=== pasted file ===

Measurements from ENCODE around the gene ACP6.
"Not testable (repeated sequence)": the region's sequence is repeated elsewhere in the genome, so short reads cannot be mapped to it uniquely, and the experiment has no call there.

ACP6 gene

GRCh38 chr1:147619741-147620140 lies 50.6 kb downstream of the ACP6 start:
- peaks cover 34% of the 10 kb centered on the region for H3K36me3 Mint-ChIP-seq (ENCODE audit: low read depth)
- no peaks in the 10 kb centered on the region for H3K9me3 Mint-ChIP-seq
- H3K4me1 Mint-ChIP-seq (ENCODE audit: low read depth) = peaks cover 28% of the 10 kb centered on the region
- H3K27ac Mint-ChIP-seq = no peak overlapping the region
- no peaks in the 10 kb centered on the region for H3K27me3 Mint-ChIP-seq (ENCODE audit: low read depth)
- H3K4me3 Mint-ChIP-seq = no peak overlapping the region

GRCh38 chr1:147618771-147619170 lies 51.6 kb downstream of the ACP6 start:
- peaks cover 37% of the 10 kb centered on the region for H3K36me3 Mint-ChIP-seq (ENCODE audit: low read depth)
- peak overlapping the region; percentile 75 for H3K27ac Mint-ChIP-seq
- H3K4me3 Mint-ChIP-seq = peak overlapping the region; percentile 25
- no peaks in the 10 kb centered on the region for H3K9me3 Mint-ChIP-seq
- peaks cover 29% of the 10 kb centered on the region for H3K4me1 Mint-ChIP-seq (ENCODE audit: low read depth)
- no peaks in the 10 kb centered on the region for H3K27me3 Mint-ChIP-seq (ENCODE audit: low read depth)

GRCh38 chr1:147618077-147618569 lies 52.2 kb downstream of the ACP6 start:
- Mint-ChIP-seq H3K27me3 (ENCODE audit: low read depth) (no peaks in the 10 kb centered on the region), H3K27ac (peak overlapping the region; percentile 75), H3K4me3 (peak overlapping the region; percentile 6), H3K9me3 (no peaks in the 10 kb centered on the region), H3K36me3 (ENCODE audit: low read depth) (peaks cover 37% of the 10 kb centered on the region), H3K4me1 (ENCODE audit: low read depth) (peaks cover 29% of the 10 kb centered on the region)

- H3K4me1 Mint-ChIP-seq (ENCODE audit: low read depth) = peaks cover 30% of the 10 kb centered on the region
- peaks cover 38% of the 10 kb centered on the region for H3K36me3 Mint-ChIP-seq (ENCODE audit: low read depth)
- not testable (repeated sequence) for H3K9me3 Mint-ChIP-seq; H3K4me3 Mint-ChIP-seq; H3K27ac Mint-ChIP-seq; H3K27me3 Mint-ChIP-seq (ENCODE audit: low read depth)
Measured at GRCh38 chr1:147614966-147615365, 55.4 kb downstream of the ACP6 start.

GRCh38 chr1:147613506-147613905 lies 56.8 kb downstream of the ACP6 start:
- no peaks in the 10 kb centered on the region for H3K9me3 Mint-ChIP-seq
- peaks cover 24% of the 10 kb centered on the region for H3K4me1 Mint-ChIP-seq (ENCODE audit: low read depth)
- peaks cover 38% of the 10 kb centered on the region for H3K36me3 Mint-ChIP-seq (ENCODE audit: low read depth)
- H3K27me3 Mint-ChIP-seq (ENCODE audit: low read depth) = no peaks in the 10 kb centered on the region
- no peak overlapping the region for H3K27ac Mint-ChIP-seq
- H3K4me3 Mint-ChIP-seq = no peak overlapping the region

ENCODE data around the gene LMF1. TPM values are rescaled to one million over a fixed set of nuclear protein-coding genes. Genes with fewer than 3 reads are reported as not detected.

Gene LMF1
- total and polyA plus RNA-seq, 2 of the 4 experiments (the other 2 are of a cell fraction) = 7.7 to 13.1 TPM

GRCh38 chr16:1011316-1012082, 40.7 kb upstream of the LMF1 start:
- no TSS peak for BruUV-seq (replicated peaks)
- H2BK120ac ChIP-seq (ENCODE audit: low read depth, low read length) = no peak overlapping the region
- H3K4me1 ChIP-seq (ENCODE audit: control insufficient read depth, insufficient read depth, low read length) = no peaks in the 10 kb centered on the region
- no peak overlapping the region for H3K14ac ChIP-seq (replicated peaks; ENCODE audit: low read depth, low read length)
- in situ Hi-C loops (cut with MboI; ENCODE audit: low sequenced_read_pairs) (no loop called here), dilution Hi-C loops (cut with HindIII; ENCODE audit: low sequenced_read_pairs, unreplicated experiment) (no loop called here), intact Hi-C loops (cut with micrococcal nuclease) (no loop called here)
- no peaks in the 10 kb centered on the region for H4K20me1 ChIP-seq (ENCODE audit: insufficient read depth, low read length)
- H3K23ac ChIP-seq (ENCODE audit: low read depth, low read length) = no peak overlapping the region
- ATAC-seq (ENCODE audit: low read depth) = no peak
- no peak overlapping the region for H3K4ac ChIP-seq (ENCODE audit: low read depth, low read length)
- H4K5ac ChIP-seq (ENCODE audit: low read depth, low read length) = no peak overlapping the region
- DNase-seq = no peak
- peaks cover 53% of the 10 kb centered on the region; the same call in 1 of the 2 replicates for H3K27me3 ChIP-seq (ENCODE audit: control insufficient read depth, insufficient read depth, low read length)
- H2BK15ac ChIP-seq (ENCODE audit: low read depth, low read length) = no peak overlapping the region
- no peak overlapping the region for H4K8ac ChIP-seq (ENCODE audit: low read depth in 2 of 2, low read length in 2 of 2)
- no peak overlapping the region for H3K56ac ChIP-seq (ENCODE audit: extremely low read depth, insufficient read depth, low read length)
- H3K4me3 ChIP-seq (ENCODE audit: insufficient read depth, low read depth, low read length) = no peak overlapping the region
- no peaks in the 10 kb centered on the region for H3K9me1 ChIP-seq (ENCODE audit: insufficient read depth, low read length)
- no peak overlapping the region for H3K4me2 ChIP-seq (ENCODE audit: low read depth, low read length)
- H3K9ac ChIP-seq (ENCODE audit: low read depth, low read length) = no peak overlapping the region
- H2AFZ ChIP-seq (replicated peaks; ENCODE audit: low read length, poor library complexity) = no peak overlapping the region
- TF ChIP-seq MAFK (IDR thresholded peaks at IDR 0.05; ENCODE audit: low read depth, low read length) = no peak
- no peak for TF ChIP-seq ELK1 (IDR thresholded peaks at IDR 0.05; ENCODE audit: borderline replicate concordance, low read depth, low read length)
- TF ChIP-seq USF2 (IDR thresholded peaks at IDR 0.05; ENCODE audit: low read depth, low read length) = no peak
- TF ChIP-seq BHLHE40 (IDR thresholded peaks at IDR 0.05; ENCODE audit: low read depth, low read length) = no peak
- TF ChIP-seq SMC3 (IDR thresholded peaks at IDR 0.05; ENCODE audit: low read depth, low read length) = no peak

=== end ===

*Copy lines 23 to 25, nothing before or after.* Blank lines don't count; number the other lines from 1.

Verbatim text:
Measured at GRCh38 chr1:147614966-147615365, 55.4 kb downstream of the ACP6 start.

GRCh38 chr1:147613506-147613905 lies 56.8 kb downstream of the ACP6 start:
- no peaks in the 10 kb centered on the region for H3K9me3 Mint-ChIP-seq